* Will there be any changes to the roster? Part of the intrigue of composing the NLDS roster was the uncertainty over whether Rafael Furcal and Jeff Kent could hold up. Well, Furcal proved himself about as well as you could have hoped for. Not only did he play every inning at shortstop, he was productive, tying for second on the team in hits behind Manny. So just in case you forgot, Rafael Furcal > inanimate carbon rod > Angel Berroa. With Furcal seemingly dependable, and with Nomar and Kent backing up short and second and Berroa at both, is there really a need for Pablo Ozuna? Well, of course not. There’s never a need for Pablo Ozuna. So who to replace him with? Well, if healthy, the answer is obvious – lefty killer Hong-Chih Kuo. Although he is throwing off flat ground, there’s as of yet been no word on whether he’ll be healthy enough to go or not. If he’s not, I expect there won’t be any changes to the roster, unless Torre decides he really can’t live another series without Scott Proctor.
* Guys who love playing the Phillies: Mostly everyone! James Loney, Matt Kemp, Manny Ramirez, Russell Martin, Andre Ethier, and Jeff Kent all have OPS’d over .800 against the Phillies this year among Dodgers with more than ten at-bats against them. And remember, that includes the brutal four games where no one hit that we just discussed.
On the pitching side, man do I hope Kuo can in fact be used, because he owns the Phillies. He pitched five scoreless one-hit innings against them in 2008, and in fact he’s allowed just two hits in 8.1 career innings. This is especially important when you realize that the monstrous Ryan Howard is hitting just .224 against lefties this year, so to not have Kuo would be a huge blow. Hiroki Kuroda was also pretty great against Philly this year, allowing just four hits and two runs in thirteen innings.
* Guys who hate playing the Phillies: Casey Blake hit just .200/.242/.300 against the Phillies this year, and as bad as that is, it still blows away Nomar’s putrid .083/.120/.208 performance, which is 2 hits in 24 at-bats.
Fortunately, two of the four worst pitchers against Philly this year aren’t on the roster (Brad Penny and Jason Johnson), and the other two of those four are expected to only compete to start Game 4 at best, Clayton Kershaw and Greg Maddux. Unfortunately, the Dodger ERA of 5.48 against Philly was the highest of any opponent they saw this year.
* Welcome back, old friends. Two of the Phillies outfielders are former Dodgers, center fielder Shane Victorino and right fielder Jayson Werth. Victorino was a 1999 draft pick of the Dodgers who was lost to the Phillies in the 2004 Rule V draft, and Werth was constantly injured in his two years in LA, 2004 and 2005, plus a 2006 that was completely lost to injury. The Phillies also have the ageless Rudy Seanez, who did not make the NLDS roster, and their first base coach is Dodgers legend Davey Lopes, plus Chase Utley is a UCLA alum who was drafted by the Dodgers out of high school in 1997.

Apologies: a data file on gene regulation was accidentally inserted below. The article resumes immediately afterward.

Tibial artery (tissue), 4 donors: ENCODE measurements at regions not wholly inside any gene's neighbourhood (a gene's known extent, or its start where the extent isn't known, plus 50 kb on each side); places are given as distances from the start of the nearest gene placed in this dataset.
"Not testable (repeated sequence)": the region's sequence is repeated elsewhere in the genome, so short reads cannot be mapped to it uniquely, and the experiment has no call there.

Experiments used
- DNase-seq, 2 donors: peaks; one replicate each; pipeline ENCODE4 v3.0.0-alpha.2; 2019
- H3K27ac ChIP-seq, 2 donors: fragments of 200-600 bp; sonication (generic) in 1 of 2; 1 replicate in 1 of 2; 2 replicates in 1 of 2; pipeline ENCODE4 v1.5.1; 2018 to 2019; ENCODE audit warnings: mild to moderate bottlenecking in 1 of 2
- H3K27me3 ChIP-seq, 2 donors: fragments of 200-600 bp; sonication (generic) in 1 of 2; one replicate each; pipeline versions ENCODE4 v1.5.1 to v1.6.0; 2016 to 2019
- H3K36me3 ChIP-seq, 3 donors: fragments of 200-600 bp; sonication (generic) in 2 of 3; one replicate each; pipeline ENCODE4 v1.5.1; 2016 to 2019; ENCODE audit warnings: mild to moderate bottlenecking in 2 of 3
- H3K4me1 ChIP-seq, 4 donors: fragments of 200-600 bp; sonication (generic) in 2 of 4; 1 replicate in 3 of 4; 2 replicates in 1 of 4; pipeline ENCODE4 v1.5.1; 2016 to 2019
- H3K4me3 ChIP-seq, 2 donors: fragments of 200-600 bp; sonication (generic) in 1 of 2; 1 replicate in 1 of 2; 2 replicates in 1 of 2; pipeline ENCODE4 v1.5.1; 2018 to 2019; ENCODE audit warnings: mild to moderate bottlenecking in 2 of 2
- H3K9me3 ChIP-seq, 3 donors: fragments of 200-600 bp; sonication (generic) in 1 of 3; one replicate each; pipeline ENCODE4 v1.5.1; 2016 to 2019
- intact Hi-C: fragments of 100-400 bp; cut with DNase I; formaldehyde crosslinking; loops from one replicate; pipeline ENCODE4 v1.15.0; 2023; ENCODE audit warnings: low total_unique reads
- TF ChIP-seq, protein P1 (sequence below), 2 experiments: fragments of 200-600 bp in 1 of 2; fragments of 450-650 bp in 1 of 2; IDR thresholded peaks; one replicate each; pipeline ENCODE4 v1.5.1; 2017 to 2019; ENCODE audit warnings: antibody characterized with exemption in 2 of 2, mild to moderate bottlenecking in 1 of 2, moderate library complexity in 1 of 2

The Dodgers will have no ex-Phillies on the active roster, although coaches Larry Bowa, Mariano Duncan, and Ken Howell all played in Philly (Bowa managed there, as well) and injured backup catcher Gary Bennett played in parts of six season for the Phils.
Update: according to the always useful official team blog Inside the Dodgers, I missed two other Phillies coaches with Dodgers ties: manager Charlie Manuel, who apparently had 18 at-bats as a Dodger in 1974-75, and Milt Thompson, who had 51 at-bats in for LA in 1996. Who knew?
* Have we really reached the point where people don’t know that Mike Scioscia was a Dodgers catcher before he was an Angels manager? You know, nothing makes a blogger happier than seeing another blog link to his work. So when I saw an incoming link from something called Women Like Sports, I thought, “great! Chicks dig it.” (As opposed to the most excellent Chixdiggit!) So you can imagine my disappointment when I read the paragraph that contained the link back here…
I’ll follow what I call the “lesser” teams to root for SoCal against all other teams if one of my aforementioned teams are not playing, especially in a playoff position. For example, you’ll see me cheer on the Anaheim Angels, Los Angeles Clippers, Chivas USA, and the Anaheim Ducks. This is ONLY if they are not playing my real L.A. teams or even certain Florida teams in playoff situations but this is not set in stone.
Really? I get a link for the Anaheim Angels? Who aren’t even called that anymore? Forget whether you actually realize that Mike Scioscia had a career before the Angels (and god help us all if that’s actually the case of Angels fans), are there not enough dudes in Dodger hats just at the very top of this page? There’s eight by my count, including each of the cartoon Scioscias.
It’s a dark day in MSTI-land.
- Mike Scioscia’s tragic illness